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Thread: Interesting Sagawa Book Translation and Commentary=

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    Default Interesting Sagawa Book Translation and Commentary=

    Tai chi chuan practitioner, teacher and author Scott Meredith has provided (in his blog, TABBY CAT) some translation and commentary on a memoir about Yukiyoshi Sagawa, reputed to have been the most powerful of Sokaku Takeda's disciples. Aiki is the predominant theme, and there are some very interesting anecdotes of a historic nature as well as Meredith's commentary as a practitioner of internal body method. There are five blog entries on the subject, so be sure to check them all out.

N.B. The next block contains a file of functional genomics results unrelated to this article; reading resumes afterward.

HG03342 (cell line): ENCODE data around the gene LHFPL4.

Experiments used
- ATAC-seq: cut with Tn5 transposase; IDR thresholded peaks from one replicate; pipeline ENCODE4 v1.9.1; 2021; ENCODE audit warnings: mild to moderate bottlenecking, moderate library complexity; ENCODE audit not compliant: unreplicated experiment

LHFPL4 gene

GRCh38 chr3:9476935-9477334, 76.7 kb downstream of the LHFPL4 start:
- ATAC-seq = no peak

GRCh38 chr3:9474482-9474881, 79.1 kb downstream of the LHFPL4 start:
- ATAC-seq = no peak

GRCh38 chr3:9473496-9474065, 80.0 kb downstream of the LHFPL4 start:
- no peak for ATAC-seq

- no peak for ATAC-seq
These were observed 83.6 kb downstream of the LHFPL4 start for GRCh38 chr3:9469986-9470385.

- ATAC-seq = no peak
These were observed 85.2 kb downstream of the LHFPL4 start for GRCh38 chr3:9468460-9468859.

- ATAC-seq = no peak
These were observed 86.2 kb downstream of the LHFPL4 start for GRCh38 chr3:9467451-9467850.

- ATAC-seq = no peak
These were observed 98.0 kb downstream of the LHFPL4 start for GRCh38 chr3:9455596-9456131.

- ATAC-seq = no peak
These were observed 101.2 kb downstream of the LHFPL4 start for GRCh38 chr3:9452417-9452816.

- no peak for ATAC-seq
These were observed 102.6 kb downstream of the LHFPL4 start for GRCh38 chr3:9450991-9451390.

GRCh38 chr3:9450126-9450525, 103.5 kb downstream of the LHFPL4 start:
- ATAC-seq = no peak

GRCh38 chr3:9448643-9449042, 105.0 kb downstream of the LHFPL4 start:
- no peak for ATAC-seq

#1
    http://cattanga.typepad.com/tabby_ca...cks-grabs.html

    #2
    http://cattanga.typepad.com/tabby_ca...nips-from.html

    #3
    http://cattanga.typepad.com/tabby_ca...as-in-his.html

    #4
    http://cattanga.typepad.com/tabby_ca...gawa-book.html

    #5
    http://cattanga.typepad.com/tabby_ca...gawa-book.html
    Cady Goldfield

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    Wouldn't this be better posted in the Aikijujutsu forums?
    Christopher Covington

    Daito-ryu aikijujutsu
    Kashima Shinden Jikishinkage-ryu heiho

    All views expressed here are my own and don't necessarily represent the views of the arts I practice, the teachers and people I train with or any dojo I train in.

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    There are a number of juicy topics in those links that merit separate discussions on different forums. By rights, these linked essays could span the Aikijujutsu, Aikido, Internals/Aiki and perhaps other forums. My purpose for posting the thread here is to provide an opportunity to discuss the significance of the aiki/IP references in the essays.